When we’re not reading headlines about the Presidential election, we’re seeing more coverage on private exchanges. Just last week, the Wall Street Journal had two articles on large employers using a private exchange as the mechanism for providing health benefits to their employees.
I’ve heard and read many responses and comments on private exchanges subsequent to this; one common misperception is that private exchanges are synonymous with defined contribution or that employers cannot offer defined contribution health plans without private exchanges.
Not true on either count. Private exchanges are shopping platforms, where people can shop for health insurance and select one from a range of plans offered. Defined contribution is a benefit strategy of growing interest among employers because it enables greater predictability in health benefit dollars since the amount of money contributed to an employee’s health benefit is fixed, or defined.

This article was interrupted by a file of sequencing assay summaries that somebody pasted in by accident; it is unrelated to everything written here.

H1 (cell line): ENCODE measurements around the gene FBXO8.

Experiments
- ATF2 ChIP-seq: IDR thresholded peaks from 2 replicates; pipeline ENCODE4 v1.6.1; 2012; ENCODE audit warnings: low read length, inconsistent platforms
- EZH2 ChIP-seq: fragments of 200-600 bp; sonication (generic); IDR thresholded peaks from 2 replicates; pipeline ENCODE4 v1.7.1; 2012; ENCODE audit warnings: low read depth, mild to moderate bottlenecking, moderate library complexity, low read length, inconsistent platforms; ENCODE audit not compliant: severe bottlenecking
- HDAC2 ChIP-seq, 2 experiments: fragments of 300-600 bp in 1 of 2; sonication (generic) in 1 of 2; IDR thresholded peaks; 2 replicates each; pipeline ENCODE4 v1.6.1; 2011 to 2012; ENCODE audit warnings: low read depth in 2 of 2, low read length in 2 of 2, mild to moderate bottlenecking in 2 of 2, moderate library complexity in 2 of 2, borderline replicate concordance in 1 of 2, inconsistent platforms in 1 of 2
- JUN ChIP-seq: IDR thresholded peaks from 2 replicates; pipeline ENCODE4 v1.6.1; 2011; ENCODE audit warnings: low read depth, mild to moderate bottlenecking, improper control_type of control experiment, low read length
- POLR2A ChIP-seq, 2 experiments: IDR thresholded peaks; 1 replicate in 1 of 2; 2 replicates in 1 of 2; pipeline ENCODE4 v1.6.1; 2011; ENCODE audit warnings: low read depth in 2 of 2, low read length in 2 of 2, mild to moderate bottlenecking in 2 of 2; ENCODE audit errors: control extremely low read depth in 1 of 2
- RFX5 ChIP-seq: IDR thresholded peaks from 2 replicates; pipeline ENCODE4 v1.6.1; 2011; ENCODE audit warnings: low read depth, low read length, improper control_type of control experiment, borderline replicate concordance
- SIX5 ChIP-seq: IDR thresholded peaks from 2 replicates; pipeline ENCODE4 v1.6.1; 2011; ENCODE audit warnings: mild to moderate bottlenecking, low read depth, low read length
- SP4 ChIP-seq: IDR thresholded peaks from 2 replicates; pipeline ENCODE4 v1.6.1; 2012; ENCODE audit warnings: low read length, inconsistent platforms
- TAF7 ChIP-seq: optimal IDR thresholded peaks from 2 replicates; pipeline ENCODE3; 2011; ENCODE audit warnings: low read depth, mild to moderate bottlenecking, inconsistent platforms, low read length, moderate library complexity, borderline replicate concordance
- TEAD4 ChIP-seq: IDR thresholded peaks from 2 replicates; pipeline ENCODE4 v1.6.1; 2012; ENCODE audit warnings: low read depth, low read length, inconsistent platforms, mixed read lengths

The nexus of private exchanges and defined contribution is that the exchange offers an easy way for employees to shop, moving away from a “one size fits all” health plan to finding the plan that best fits their needs. Technology (the exchange) makes the shopping experience easier and allows for greater transparency on what plans cost and what amount the employer contributes. An employer can adopt a defined contribution strategy without a private exchange. However they’ll miss the benefits of reduced administrative costs. And an employer can offer a private exchange without moving to a defined contribution strategy.
But chances are, we’ll the see more of the two going hand in hand.